The Radiation

After energy is created in the core and then it needs a way to travel from the solar center to the outer regions. In the radioactive zone, energy generated by nuclear fusion in the core moves outward as electromagnetic radiation. In other words, the energy is conveyed by photons. When the energy reaches the top of the radioactive zone, it begins to move in a different fashion in the convective zone. In the convective zone, heat and energy are carried outward along with matter in swirling flows called convection cells. This motion is similar to the roiling flows seen in a pot of boiling water. The radioactive layer moves differently than the outer layers. Many other stars also have radiative zones. The Sun's radioactive zone extends from the core outward to about 70% of the Sun's radius. In a smaller (than the Sun) star that is cooler than our Sun, the convective zone tends to be larger, extending deeper into the star's interior. Thus the radiative zone tends to be smaller. In very small, cool stars the convective zone may reach all the way to the star's core, and there may be no radiative zone at all. In a larger, than the Sun, star with a higher temperature, the radiative zone tends to be larger and the convective zone smaller. Especially large, hot stars may not have a convective zone at all - their radiative zone may extend all the way from the core to the star's surface.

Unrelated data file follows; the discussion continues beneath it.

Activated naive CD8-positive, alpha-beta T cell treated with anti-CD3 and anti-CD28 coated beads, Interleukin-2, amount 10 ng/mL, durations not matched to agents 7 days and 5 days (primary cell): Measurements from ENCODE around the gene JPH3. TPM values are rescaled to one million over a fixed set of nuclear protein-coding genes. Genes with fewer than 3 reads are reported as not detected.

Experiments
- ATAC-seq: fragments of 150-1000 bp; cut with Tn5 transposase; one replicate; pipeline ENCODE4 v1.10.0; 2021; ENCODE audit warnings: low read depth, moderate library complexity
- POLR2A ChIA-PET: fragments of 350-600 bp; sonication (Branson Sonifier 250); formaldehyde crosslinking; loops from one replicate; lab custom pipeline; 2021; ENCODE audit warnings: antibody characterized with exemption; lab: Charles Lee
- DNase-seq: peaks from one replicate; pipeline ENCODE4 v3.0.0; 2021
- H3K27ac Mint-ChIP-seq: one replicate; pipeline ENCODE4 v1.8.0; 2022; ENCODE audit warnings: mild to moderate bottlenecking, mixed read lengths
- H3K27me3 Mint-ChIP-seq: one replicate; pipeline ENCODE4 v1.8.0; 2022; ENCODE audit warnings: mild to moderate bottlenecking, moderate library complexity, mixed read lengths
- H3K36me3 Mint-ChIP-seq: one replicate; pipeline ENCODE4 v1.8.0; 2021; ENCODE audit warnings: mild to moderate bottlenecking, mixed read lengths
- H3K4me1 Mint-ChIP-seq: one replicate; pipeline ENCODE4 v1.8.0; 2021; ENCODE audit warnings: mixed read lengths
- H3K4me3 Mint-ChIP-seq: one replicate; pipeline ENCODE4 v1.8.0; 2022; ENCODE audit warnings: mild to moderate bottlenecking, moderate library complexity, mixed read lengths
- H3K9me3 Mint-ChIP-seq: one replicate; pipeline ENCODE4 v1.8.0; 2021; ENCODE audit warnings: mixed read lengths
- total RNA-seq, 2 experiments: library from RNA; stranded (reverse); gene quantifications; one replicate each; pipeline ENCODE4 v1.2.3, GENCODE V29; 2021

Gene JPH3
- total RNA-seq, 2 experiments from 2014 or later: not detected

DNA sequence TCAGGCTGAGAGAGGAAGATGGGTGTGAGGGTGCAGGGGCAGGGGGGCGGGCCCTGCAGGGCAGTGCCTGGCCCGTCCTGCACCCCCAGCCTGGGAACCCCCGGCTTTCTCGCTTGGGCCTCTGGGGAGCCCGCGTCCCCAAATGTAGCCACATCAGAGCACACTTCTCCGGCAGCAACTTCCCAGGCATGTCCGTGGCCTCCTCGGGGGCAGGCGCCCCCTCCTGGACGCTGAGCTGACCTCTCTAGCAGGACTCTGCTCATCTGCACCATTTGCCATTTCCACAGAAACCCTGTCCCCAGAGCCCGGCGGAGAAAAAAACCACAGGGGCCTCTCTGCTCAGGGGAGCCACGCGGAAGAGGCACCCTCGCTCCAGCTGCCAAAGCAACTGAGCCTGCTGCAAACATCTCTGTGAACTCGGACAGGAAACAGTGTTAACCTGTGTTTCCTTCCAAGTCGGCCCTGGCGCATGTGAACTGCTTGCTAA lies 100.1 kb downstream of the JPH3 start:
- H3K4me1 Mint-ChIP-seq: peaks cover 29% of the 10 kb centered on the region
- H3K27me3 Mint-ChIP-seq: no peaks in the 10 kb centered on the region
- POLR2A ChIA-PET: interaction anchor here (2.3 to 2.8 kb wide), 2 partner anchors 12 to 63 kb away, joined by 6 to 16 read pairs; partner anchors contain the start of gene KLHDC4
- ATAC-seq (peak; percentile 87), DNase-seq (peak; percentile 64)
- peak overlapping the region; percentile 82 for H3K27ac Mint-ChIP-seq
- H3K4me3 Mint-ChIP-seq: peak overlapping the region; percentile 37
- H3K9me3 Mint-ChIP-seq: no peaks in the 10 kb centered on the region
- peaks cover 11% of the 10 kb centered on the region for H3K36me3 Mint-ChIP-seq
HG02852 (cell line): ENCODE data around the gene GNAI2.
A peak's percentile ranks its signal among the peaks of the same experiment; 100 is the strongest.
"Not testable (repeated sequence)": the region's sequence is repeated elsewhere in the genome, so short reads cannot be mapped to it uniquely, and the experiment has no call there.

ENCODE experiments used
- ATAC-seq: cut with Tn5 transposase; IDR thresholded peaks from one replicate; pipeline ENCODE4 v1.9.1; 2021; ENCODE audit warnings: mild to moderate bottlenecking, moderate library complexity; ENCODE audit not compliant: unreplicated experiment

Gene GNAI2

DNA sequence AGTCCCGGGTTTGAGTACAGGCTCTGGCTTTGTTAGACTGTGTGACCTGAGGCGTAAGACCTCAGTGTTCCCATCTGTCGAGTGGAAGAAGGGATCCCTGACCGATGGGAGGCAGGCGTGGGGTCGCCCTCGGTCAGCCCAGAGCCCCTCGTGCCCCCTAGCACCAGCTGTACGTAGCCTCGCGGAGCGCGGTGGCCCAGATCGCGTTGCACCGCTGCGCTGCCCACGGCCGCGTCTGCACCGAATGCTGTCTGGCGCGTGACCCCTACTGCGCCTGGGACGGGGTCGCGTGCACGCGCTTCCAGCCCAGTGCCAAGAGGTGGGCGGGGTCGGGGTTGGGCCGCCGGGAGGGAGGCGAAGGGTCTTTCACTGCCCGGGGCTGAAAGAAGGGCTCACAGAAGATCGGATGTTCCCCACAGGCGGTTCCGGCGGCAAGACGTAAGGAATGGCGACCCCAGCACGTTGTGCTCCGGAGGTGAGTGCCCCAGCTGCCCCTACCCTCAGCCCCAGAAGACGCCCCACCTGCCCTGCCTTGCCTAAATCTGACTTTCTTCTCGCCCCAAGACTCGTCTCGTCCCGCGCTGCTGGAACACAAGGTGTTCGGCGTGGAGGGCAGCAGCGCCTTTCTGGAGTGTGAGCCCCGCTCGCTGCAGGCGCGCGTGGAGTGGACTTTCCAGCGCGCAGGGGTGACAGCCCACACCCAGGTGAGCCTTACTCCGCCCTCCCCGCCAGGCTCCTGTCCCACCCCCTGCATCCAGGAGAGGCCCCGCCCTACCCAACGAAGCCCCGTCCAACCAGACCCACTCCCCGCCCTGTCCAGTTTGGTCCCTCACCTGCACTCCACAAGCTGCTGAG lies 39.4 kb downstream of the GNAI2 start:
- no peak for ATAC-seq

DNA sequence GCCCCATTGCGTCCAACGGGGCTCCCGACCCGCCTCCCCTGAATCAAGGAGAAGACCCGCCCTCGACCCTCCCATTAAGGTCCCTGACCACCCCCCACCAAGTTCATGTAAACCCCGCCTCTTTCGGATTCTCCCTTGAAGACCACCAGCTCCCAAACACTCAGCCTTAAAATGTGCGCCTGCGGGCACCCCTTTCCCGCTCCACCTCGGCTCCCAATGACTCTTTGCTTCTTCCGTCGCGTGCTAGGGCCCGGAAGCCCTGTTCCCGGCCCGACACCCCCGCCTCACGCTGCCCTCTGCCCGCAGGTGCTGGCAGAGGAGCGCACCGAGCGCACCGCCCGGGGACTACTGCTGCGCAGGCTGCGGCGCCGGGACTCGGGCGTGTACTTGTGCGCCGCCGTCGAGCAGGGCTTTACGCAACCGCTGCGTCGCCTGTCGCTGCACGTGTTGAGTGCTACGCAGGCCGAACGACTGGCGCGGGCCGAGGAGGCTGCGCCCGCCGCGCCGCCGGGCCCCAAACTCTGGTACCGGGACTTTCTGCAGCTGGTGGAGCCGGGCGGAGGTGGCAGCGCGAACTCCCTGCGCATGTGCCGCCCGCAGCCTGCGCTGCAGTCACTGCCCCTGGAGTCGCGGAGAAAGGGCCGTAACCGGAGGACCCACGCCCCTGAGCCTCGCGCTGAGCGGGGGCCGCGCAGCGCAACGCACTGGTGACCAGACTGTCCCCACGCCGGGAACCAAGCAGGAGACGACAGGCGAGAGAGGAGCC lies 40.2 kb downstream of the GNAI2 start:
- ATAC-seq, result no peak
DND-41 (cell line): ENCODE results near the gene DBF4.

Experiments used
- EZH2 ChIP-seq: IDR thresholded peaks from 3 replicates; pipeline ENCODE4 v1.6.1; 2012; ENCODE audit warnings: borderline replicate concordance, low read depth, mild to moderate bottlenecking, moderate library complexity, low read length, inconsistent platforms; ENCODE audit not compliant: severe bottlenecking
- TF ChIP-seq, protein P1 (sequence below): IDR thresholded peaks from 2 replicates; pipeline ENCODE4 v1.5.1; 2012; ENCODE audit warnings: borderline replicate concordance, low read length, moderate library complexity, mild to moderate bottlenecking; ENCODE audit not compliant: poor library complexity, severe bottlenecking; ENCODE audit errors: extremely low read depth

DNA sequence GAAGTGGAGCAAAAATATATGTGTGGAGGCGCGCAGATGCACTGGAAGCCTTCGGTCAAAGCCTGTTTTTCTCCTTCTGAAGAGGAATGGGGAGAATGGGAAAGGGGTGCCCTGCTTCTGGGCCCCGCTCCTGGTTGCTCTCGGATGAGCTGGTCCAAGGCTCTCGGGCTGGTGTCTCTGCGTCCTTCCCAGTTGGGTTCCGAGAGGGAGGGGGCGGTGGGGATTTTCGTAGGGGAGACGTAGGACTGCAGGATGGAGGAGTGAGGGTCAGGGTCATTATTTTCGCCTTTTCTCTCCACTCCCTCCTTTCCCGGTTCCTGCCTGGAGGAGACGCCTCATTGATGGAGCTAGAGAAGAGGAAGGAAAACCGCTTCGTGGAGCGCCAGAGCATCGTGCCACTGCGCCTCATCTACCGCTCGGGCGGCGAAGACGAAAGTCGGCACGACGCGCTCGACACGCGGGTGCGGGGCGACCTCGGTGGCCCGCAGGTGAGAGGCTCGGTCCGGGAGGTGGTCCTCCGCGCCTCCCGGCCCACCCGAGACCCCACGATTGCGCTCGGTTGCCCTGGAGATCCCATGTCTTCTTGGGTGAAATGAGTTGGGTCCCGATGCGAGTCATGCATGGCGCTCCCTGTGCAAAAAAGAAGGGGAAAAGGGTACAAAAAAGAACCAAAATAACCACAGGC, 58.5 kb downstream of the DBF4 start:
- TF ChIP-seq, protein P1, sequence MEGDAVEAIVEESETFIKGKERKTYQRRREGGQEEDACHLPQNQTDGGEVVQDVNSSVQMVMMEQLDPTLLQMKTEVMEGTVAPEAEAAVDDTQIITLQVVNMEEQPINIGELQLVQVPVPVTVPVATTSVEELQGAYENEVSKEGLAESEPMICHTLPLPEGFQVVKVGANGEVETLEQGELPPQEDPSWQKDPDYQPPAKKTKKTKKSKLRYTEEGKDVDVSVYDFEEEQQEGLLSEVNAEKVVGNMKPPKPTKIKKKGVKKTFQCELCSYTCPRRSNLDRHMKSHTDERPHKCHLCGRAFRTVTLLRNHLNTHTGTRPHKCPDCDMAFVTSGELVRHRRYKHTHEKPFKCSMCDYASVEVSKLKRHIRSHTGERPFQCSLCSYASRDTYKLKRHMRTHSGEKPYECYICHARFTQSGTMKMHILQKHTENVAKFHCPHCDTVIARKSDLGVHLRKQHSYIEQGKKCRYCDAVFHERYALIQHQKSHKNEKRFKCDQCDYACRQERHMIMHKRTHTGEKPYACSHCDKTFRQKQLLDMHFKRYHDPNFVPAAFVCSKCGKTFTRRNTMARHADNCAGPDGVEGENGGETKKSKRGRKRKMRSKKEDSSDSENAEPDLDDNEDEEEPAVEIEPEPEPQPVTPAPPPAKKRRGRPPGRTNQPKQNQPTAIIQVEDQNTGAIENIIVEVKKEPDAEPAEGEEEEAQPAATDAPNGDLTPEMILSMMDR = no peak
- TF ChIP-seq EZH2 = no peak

The Convection Zone

The convection zone is the outer-most layer of the solar interior. It extends from a depth of about 200,000 km right up to the visible surface. At the base of the convection zone the temperature is about 2,000,000° C. This is "cool" enough for the heavier ions (such as carbon, nitrogen, oxygen, calcium, and iron) to hold onto some of their electrons. This makes the material more opaque so that it is harder for radiation to get through. This traps heat that ultimately makes the fluid unstable and it starts to "boil" or convect.